With only weeks to go, the possibility of a donnybrook on Fifth Avenue on St. Patrick’s Day looms large.
The immovable object, the Parade Committee, is standing firm on the issue of gays marching in the parade. The irresistible force is the gay community, emboldened by victories in gay marriage and other issues both federally and across the states.
New York City Mayor Bill de Blasio has set the issue alight again by refusing to march up Fifth Avenue on March 17. The new mayor is scheduled to march in the St. Pat’s for All parade in Queens on March 2 run by LGBT activist Brendan Fay, but unlike his predecessor Michael Bloomberg, de Blasio’s clearly not trying to appease both sides.
There are dozens of ethnic parades in New York every year from Israeli Day to Columbus Day to Indian Day to Chinese New Year — you name it.
In an article in the Irish Voice last week, we noted how every parade in the city had found a way to resolve the issue of gays marching. In some cases, as in the Israeli parade, it took over a dozen years to resolve the issue. In others it was sorted out right away.
The Irish parade should be no different. Some of our most famous legacy figures such as Roger Casement and Oscar Wilde were gay, and there is a spirit of tolerance abroad in Ireland on this issue, with gay marriage likely to be approved next year in a referendum.
We here in America should learn from that spirit. It is only a few years ago that Ireland was a cold house for LGBT activists. Now it seems the exact opposite. Indeed this week, when a leading former rugby player, Neil Francis, ridiculed gays in sport he was quickly forced to apologize.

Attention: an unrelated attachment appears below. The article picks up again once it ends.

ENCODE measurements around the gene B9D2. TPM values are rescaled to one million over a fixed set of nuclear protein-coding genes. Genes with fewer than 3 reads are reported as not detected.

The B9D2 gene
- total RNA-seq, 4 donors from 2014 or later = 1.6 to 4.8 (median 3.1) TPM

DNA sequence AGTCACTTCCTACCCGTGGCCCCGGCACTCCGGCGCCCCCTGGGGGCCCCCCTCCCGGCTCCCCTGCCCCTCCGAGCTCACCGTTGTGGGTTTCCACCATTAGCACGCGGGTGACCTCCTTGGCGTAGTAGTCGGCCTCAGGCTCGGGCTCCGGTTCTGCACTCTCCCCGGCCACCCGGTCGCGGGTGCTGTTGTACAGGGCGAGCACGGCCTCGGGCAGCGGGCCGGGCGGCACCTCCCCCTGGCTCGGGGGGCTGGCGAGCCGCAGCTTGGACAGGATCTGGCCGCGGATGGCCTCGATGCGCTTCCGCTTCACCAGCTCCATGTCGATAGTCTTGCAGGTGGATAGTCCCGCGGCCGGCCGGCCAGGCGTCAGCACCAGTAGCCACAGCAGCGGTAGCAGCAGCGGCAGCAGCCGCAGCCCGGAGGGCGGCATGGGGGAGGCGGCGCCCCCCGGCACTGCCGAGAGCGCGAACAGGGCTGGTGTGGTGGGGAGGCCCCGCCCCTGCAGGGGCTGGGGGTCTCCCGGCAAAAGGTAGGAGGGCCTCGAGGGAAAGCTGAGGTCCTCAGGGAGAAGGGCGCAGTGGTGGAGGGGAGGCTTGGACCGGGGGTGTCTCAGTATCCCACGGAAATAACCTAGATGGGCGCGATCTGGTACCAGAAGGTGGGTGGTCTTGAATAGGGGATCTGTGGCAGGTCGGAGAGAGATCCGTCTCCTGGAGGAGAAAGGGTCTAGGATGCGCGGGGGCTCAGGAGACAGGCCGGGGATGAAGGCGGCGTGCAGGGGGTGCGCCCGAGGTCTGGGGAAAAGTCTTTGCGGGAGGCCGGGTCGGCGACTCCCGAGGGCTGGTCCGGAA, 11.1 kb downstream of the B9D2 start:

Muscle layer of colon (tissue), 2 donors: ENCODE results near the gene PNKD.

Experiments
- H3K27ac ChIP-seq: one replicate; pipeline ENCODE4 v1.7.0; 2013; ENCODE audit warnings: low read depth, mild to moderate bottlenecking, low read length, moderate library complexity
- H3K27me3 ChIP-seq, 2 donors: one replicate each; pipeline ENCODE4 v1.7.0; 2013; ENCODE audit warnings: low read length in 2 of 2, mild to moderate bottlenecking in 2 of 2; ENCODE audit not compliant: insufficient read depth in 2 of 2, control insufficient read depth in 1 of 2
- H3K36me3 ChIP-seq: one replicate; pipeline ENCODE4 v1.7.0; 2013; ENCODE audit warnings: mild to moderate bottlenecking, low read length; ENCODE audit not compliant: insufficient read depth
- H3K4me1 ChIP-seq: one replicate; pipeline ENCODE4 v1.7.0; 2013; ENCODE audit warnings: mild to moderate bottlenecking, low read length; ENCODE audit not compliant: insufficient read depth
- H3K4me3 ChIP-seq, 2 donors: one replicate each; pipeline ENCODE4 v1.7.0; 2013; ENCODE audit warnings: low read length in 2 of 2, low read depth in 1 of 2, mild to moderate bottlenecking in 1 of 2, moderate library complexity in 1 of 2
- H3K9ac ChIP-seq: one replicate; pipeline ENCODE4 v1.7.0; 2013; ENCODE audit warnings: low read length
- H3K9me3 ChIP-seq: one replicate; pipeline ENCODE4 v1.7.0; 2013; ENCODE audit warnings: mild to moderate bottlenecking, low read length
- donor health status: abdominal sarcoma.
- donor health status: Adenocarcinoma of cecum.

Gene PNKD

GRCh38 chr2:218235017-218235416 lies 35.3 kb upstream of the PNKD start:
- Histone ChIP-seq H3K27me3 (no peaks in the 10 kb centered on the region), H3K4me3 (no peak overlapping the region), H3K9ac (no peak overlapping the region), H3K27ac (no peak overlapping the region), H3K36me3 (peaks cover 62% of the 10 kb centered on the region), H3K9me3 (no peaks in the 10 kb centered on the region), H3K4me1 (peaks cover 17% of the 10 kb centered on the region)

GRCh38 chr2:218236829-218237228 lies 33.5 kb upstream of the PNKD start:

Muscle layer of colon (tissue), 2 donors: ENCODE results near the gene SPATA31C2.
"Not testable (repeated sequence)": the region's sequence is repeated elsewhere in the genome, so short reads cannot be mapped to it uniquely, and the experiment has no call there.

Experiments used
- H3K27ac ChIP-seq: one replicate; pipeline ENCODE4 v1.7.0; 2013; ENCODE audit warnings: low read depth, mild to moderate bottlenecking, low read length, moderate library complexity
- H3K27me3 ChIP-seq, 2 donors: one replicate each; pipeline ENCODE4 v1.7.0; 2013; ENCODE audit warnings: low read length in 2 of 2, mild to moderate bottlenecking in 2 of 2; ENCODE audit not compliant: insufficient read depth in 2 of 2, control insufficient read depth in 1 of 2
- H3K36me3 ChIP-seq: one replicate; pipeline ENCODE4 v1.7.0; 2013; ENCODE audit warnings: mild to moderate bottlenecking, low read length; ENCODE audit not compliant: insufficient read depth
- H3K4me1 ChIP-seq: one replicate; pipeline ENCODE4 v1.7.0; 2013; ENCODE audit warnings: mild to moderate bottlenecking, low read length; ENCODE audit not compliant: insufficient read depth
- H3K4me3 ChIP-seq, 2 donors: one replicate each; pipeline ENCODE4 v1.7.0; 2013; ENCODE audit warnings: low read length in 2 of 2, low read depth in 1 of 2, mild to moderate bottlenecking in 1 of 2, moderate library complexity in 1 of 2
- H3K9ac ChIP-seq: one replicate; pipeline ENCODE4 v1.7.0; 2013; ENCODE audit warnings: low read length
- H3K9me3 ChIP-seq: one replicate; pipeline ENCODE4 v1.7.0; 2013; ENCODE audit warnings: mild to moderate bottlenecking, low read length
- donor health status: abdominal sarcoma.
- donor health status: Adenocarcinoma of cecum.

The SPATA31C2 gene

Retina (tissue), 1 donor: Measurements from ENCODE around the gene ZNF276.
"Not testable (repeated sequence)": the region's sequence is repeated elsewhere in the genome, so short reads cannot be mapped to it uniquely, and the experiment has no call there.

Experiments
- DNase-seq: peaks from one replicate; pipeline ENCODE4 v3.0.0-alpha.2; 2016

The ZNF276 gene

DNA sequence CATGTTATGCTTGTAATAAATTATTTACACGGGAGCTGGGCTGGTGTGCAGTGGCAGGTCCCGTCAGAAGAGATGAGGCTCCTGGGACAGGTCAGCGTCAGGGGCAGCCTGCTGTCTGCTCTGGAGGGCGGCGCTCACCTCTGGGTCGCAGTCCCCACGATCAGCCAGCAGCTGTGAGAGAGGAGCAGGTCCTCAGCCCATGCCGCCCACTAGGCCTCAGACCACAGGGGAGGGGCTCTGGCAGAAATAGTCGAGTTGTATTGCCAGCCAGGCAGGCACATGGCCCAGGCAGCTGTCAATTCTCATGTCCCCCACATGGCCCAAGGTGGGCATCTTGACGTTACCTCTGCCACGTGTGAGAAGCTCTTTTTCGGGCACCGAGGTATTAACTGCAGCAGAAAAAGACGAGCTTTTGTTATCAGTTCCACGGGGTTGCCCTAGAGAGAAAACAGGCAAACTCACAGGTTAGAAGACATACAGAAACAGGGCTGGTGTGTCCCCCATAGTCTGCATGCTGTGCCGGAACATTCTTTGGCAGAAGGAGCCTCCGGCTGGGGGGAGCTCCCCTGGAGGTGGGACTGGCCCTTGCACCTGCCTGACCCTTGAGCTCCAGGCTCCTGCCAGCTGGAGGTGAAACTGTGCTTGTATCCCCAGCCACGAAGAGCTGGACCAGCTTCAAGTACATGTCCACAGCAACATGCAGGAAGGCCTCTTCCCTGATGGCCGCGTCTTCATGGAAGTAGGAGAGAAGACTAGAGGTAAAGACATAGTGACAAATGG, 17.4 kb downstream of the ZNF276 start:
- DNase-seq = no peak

The intertwining with the Catholic Church here remains a problem, as there are very different doctrines when it comes to how the church handles this issue.
But Pope Francis has introduced a new era of openness into the church, famously remarking, “Who am I to judge?” when asked about the gay lifestyle.
Oh you are no one Pope Francis — just the spiritual leader of two billion people on Earth. If the church adopted the pope’s message of tolerance it would directly impact on the parade in New York.
There are reasons to suppose that a solution can be worked out, but all the solutions involve the LGBT community being recognized and taking part in the parade.
That is the line in the sand, the principle that cannot be denied them. That is more important a principle than any banners or signs declaring their identity.
The New York City St. Patrick’s Day Parade should become inclusive at last, blocking no Irish group that desires to march.
What a great story that would be about the newly inclusive Irish. We would be feted rather than vilified, and the all-important image of our community would be upheld.
As Kermit the Frog once said, it’s not easy being green, especially when there is a clear mood now to write us off as Neanderthals unable to adjust to the modern realities.
It is time to turn the page, forge a new chapter. St. Patrick’s for all on Fifth Avenue indeed.
The most popular Irish language baby names for boys